‘Mavi Vatan’ and Turkish-Greek ties

‘Mavi Vatan’ and Turkish-Greek ties

The much-publicized military hyper-drill with the meaningful code-name “Blue Homeland” (“Mavi Vatan” in Turkish) has come to an end.

This massive naval drill -the biggest in the Turkish republic’s history- set off on Feb. 27 and  came to an end yesterday. According to multiple official statements it was a drill which extended to three seas (the Black Sea, the Aegean and the Mediterranean) with the participation of over hundred vessels of the Turkish navy accompanied by the Turkish air force, and its aim was to test the warfighting capabilities of the Turkish naval forces.

At this late stage, I think it is fair to say that there is no reason to believe at any “unfortunate incident” would occur between the Turkish navy or air force and their Greek or Greek Cypriot counterparts.

Yet, during these past days, there were many both in Greece and Cyprus who were nurturing negative expectations from this increased naval activity in the two of the three seas: The Aegean and the Mediterranean. They had already marked on their maps the likely flash points, they had already predicted the areas of breaches and violations of the EEZ of Cyprus Republic or of the territorial waters of several Greek islands in the Aegean. Pages and pages of analyses on eminent analysts and academics both in Greece and Cyprus were predicting a “foul play” on behalf of Turkey at some stage of the drill. In the case of Greece most of these wise people ended their analyses at the monotonous suggestion that “our country has to increase its military capabilities, get newer and more advanced weapons to appease the opponent”.   Needless to add that at the head of this overzealous coverage of the “Mavi Vatan” sequence, stood the TV channels both in Greek and Turkish who were quick to call the drill a “war rehearsal” and engaged in an almost daily digital war game with videos from the actual operations but with narrated commentary to fit each other’s perceptions. For the Greeks it was the drill was an act of a near aggression, for the Turks it was a projection of power, much needed against the “bad press” about Turkey especially after the attempted coup of July 2016.

As we are at the last leg of “Mavi Vatan” drill, and as none of the bad scenarios were proven true, let me go back to the statement that the former Chief of the Greek General Staff and present Minister of Defense Evangelos Apostolakis made on the eve of the drill. Questioned by Kathimerini newspaper whether “Mavi Vatan would reflect the Turkish ambitions and assertations,” he replied: “Allow me not to enter the logic of the media dimension of this drill, and to evaluate the situation on its real base. The drill is [was] a typical training activity of the Turkish armed forces. Be sure that the monitoring system of the Greek armed forces and their readiness provide full capability of following all such activities.”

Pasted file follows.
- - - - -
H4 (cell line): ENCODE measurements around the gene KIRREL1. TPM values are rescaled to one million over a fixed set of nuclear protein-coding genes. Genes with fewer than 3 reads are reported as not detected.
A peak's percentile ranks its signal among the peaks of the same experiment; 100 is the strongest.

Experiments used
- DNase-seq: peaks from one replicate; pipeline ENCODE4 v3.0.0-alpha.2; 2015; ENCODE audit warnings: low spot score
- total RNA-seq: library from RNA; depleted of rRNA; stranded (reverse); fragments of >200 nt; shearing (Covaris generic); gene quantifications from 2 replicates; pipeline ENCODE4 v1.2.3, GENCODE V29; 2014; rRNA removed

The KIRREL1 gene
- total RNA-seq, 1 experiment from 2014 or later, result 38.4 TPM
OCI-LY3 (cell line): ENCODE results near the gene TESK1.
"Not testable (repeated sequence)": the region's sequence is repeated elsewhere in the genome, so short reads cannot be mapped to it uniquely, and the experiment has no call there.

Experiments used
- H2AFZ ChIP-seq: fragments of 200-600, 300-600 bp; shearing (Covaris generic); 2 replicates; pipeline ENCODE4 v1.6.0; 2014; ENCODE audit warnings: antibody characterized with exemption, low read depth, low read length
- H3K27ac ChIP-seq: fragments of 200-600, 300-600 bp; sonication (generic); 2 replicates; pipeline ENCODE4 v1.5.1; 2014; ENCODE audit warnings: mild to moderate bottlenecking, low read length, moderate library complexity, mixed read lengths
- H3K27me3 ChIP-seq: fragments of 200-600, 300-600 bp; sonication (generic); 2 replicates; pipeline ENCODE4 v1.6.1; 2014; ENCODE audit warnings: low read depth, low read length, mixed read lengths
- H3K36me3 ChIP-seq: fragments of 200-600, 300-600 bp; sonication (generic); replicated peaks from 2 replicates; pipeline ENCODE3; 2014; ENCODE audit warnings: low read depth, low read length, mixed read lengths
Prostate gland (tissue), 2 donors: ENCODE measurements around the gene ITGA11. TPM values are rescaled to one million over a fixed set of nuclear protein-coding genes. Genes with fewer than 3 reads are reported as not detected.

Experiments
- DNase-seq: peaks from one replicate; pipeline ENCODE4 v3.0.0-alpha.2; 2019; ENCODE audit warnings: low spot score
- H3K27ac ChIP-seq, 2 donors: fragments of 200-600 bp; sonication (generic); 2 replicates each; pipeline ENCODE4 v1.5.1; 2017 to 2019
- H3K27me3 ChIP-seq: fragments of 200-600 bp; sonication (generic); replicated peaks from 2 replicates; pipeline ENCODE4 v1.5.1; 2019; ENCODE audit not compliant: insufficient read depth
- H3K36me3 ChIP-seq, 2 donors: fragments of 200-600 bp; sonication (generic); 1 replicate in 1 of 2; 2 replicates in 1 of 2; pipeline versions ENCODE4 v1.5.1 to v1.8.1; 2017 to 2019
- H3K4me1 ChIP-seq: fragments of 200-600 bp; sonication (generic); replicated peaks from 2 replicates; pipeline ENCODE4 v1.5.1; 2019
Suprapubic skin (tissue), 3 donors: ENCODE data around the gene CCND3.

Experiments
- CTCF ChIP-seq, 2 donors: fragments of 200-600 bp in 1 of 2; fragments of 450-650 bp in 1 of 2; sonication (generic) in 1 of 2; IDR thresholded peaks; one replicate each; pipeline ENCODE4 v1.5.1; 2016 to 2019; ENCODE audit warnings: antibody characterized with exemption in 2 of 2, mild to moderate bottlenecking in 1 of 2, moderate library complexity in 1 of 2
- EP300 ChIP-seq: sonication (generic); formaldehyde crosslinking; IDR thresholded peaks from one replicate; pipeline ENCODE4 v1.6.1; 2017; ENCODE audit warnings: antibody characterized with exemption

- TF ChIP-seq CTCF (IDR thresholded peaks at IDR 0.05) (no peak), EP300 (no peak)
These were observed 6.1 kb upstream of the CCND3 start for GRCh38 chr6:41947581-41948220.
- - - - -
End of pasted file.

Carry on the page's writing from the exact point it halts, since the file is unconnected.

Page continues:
And two days ago, at the closing hours of the naval activities, Apostolakis’s Turkish counterpart, Hulusi Akar, whose presence was prominent during the Blue Homeland operations, chose to send a message of cooperation and de-escalation of tension with Greece: “In the context of good neighborly relations and international law we are trying to improve the confidence building measures and bring the level of our relations to a better level…” he said.

Of course, everybody is aware of the problems between the two sides and with Cyprus that need to be solved especially on the issue of energy explorations.

But, specifically, about the current state of affairs between Turkey and Greece, the “Mavi Vatan” drill showed that all the negative expectations waited for or even hoped for by the political opponents of Alexis Tsipras’s government proved wrong. No major problem occurred, no incident, no accident. This also means that the recent visit of Tsipras to Turkey succeeded its mission: it managed to lower the bilateral tension, which was present throughout the previous year especially during the term of Panos Kammenos in the Greek Foreign Ministry. Under Akar and Apostolakis, the defense ministries in both countries kept things under control as proven during these last days. And we should be looking forward to the next step in this de-escalation process, the meeting of Tsipras and Erdogan in Thessaloniki later in spring or early summer where business people from both countries will take part and where official bilateral agreements will be signed.

Yet, before we can be sure that we are about to witness a re-start of a positive agenda in the Turkish-Greek relations, let us wait for the developments surrounding the upcoming local elections in both countries and the critical general elections in Greece due this year whose exact date has not been announced yet.

East Mediterranean,